Now to illustrate the function of God’s law, let’s just look for a moment at civil law. Imagine if I said to you, “I’ve got some good news for you: someone has just paid a $25,000 speeding fine on your behalf.” You’d probably react by saying, “What are you talking about? That’s not good news: it doesn’t make sense. I don’t have a $25,000 speeding fine.” My good news wouldn’t be good news to you: it would seem foolishness. But more than that, it would be offensive to you, because I’m insinuating you’ve broken the law when you don’t think you have. However, if I put it this way, it may make more sense: “On the way to this meeting, the law clocked you at going 55 miles an hour through an area set aside for a blind children’s convention. There were ten clear warning signs stating that fifteen miles an hour was the maximum speed, but you went straight through at 55 miles an hour. What you did was extremely dangerous; there’s a $25,000 fine. The law was about to take its course, when someone you don’t even know stepped in and paid the fine for you. You are very fortunate.”
Can you see that telling you precisely what you’ve done wrong first actually makes the good news make sense. If I don’t clearly bring instruction and understanding that you’ve violated the law, then the good news will seem foolishness; it will seem offensive. But once you understand that you’ve broken the law, then that good news will become good news indeed.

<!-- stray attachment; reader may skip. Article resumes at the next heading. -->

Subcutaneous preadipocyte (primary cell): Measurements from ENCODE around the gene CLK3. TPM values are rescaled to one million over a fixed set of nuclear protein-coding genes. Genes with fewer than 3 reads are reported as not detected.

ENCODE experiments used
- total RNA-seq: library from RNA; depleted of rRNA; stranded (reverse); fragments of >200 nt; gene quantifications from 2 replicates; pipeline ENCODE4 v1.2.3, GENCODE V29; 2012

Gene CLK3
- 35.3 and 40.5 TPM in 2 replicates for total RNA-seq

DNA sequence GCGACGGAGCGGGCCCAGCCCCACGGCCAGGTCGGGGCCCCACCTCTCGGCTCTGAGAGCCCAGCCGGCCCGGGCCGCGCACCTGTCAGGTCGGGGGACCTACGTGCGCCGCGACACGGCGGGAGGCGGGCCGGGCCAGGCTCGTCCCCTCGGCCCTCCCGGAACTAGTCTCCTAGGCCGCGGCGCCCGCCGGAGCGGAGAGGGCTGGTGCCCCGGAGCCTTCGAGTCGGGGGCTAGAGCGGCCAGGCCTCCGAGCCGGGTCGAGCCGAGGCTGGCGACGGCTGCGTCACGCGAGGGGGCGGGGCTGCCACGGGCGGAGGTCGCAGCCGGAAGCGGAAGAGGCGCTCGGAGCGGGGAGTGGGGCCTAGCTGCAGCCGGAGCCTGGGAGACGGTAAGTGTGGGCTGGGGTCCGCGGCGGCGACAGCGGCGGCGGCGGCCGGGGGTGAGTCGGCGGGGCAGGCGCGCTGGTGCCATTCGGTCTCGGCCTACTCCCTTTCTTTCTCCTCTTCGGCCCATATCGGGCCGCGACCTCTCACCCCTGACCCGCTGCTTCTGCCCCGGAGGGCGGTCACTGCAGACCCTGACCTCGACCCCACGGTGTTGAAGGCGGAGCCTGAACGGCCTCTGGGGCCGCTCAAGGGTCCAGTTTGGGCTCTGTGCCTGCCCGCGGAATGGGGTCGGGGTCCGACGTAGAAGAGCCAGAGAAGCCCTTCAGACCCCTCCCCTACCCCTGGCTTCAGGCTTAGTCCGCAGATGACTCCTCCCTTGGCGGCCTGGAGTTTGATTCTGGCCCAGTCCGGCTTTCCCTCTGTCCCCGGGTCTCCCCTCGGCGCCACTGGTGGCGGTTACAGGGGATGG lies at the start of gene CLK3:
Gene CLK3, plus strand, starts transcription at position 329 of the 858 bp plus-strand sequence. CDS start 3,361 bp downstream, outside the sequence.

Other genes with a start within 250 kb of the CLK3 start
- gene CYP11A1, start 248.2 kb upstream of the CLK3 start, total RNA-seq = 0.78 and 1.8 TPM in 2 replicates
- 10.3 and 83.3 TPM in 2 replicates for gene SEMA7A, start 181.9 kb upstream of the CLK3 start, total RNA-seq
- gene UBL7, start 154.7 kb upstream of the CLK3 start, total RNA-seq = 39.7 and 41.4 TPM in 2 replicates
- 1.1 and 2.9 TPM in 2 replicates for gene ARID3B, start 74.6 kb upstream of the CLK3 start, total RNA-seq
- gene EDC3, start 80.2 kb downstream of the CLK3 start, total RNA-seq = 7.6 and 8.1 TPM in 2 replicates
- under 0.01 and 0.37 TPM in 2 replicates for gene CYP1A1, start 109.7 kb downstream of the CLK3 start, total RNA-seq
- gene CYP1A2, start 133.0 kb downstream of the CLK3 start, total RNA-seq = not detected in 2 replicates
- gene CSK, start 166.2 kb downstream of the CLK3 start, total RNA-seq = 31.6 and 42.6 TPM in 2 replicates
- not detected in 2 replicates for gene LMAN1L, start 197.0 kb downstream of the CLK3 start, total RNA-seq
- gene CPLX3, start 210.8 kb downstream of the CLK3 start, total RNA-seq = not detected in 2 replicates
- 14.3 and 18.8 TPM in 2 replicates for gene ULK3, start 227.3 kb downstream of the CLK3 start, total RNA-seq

Now in the same way, if I approach an impenitent sinner and say, “Jesus Christ died on the cross for your sins,” it will be foolishness and offensive to him. Foolishness because it won’t make sense. The Bible says that: “The preaching of the cross is to them that perish foolishness” (1Cor. 1:18). And offensive because I’m insinuating he’s a sinner when he doesn’t think he is. As far as he’s concerned, there are a lot of people far worse than him. But if I take the time to follow in the footsteps of Jesus, it may make more sense. If I take the time to open up the divine law, the ten commandments, and show the sinner precisely what he’s done wrong, that he has offended God by violating His law, then when he becomes, as James says , “convinced of the law as a transgressor” (Jam. 2:9), the good news of the fine being paid for will not be foolishness, it will not be offensive, it will be “the power of God unto salvation” (Rom. 1:16).
– Ray Comfort